We didn't catch the hand, but it appears Blair Rodman has been eliminated from the tournament. Rodman had been nursing a short stack throughout the past couple levels, and now his seat is vacant and void of chip. Our deductive reasoning tells us his 2011 WSOP has come to an end.
The players at Table #48, where Theo Tran is sitting, certainly seem to be enjoying the last level of play. Almost every player at the table including Tran has a beer in front of them and they just summoned over a cocktail server to bring a round of shots for the table as well.
As they were waiting for the shots to arrive they were discussing how many players at the table are "professionals." When they asked the player in the nine-seat he said, "Well I don't have a job, but I don't make a living off poker either" which elicited laughter from his tablemates. We don't recognize anyone other than Tran at the table, which might explain how his stack has gone from 1,500 chips to 46,000 over the course of a few hours.
With about 4,000 in the pot and a board reading , the small blind bet 2,200 and defending champion Jonathan Duhamel made the call from the cutoff. When the peeled off on the river, the small blind bet 4,000 and Duhamel quickly called, revealing for a flopped straight.
We didn't catch the small blind's cards, but we do know that Duhamel took down the pot and is now up to 40,000 . . . not too shabby for a man who was recently under 15,000.
We caught the action on the turn of a board. Daniel Cates was facing an all in of 12,025 from his opponent with a pre-turn pot of about 6,000.
Eventually Cates made the call and his opponent tabled . The table waited for Cates to show his hand for about six of seven seconds before the dealer finally asked him to reveal his holdings.
"I have to show?" asked Cates. He reluctantly placed down the which allowed the dealer to put down the as the river. His opponent's set of sevens held up against the flush draw and he is now down to 34,000.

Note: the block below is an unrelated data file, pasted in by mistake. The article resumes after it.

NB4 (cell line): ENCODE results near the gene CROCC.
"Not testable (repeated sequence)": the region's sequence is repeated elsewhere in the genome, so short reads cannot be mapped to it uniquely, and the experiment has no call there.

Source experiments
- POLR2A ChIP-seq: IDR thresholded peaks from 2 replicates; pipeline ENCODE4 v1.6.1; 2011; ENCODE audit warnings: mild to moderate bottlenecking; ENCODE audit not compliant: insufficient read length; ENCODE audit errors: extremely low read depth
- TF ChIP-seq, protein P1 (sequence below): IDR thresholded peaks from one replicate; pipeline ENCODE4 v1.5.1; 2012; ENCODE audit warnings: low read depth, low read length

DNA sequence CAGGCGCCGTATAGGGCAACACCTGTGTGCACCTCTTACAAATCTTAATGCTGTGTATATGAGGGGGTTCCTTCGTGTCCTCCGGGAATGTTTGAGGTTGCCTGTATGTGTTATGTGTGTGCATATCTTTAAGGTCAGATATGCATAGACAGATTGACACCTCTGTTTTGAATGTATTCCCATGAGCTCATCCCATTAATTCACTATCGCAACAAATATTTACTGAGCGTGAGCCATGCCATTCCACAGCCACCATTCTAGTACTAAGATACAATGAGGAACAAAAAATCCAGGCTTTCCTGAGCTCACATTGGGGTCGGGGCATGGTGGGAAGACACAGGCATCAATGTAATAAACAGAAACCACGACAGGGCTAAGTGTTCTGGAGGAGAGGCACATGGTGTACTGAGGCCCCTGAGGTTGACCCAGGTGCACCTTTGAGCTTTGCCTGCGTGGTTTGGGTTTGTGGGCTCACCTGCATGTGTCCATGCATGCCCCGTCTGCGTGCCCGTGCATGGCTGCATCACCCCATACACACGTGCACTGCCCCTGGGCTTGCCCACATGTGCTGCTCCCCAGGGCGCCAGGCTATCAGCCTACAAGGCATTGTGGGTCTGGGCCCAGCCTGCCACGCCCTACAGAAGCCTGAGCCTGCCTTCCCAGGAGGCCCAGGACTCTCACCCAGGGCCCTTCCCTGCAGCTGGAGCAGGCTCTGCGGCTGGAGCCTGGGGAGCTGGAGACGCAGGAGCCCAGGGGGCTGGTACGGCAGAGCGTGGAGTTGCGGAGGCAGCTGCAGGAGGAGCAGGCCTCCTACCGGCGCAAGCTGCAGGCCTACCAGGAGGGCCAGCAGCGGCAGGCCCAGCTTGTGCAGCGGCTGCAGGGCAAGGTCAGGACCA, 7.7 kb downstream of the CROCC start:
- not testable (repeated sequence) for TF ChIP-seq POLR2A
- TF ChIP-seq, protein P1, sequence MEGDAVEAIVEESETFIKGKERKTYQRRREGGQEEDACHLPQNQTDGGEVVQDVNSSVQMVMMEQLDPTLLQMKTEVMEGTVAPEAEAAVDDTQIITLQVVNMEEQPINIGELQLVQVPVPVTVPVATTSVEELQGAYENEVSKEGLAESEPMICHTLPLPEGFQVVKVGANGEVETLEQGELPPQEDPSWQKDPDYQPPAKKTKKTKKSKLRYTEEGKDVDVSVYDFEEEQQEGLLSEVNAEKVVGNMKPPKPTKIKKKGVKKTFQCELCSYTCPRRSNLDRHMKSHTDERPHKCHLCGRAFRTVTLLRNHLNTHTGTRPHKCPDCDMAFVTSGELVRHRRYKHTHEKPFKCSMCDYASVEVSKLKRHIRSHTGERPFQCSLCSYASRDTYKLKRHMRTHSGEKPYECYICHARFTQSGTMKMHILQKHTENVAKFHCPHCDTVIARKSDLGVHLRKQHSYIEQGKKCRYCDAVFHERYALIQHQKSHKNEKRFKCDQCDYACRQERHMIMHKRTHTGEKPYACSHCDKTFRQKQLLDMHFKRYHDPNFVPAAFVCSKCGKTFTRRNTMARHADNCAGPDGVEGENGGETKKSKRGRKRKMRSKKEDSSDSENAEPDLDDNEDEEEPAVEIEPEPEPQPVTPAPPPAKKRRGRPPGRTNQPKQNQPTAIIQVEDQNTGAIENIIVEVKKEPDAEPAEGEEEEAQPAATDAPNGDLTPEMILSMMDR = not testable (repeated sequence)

The secondary feature table was broken shortly after the start of Level 5 -- thus ending the ongoing convo between Phil Hellmuth and Mark Newhouse -- and a short-stacked Hellmuth was moved to a new table over in the Blue section. He continued to nurse his short stack for the next hour, but just now found himself putting at least some of those chips at risk.
The player on the button opened with a raise to 1,100, and Hellmuth -- sitting in the small blind -- called the raise, leaving himself but 5,700 behind. The big blind folded, and the flop came . Both players checked. The turn was the , prompting a bet of 1,350 from Hellmuth. His opponent hemmed and hawed, finally exhaling "I can't do it!" before letting his hand go.
Hellmuth flashed his cards toward his opponent on his right -- it appeared to be a middle pair (e.g., ) -- and declared "everyone else on the planet would have moved in there." Hellmuth didn't, though, and came away from the hand with a few more chips. He's still super short, however, with a little over 8,000.
Sarah Grant stops some poker players in the Rio to find out what their hot spots are around Las Vegas. This episode includes the best "Dive Bars", the best pools and the best places to spend all your hard earned cash.